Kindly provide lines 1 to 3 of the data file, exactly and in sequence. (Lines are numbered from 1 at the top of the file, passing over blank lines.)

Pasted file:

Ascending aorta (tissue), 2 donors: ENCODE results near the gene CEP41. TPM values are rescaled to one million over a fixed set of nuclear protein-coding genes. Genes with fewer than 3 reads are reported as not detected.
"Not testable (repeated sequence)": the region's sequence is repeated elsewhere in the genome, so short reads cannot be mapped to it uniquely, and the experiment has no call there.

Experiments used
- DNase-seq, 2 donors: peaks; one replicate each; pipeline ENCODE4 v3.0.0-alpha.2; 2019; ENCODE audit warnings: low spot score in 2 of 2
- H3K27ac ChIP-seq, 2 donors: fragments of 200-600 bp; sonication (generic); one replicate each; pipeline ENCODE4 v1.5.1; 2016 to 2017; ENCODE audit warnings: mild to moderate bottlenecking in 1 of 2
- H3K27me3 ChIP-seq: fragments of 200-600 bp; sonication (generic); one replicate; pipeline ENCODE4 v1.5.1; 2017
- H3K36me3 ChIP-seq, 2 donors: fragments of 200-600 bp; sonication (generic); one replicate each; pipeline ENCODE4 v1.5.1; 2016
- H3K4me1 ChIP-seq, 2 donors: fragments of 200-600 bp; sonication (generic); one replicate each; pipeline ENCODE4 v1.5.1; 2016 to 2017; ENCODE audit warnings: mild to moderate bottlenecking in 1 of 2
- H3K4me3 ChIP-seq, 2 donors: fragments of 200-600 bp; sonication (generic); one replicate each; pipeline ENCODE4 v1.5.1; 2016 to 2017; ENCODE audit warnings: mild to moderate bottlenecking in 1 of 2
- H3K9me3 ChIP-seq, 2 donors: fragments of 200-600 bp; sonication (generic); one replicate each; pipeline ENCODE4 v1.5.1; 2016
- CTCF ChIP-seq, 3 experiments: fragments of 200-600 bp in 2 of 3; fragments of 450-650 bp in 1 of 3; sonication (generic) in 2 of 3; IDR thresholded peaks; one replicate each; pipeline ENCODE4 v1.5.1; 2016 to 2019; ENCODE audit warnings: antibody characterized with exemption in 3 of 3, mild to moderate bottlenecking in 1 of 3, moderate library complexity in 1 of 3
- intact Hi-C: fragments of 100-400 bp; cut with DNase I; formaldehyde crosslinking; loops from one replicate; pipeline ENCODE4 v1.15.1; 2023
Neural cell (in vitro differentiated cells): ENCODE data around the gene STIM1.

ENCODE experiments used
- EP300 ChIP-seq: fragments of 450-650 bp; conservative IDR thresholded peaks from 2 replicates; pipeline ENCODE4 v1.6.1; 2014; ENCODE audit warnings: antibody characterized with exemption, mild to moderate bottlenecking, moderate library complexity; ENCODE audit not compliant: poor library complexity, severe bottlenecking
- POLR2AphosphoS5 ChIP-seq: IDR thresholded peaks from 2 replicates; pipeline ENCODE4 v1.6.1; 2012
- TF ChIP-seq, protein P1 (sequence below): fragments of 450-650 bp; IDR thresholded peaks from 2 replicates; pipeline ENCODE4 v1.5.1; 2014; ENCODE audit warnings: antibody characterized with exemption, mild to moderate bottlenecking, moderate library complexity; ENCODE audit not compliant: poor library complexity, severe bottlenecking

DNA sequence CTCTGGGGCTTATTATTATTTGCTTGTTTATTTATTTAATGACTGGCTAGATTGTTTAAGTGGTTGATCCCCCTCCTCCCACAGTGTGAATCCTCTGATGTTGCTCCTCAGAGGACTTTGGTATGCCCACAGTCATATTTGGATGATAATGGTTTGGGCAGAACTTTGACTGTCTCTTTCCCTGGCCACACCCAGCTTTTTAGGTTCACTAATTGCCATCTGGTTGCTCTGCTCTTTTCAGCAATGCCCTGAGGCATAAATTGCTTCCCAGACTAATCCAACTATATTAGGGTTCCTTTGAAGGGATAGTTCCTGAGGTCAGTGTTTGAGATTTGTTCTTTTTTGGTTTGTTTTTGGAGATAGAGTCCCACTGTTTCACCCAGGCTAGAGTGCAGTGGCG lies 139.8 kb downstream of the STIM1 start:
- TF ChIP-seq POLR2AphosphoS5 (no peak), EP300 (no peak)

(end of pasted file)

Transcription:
Ascending aorta (tissue), 2 donors: ENCODE results near the gene CEP41. TPM values are rescaled to one million over a fixed set of nuclear protein-coding genes. Genes with fewer than 3 reads are reported as not detected.
"Not testable (repeated sequence)": the region's sequence is repeated elsewhere in the genome, so short reads cannot be mapped to it uniquely, and the experiment has no call there.

Experiments used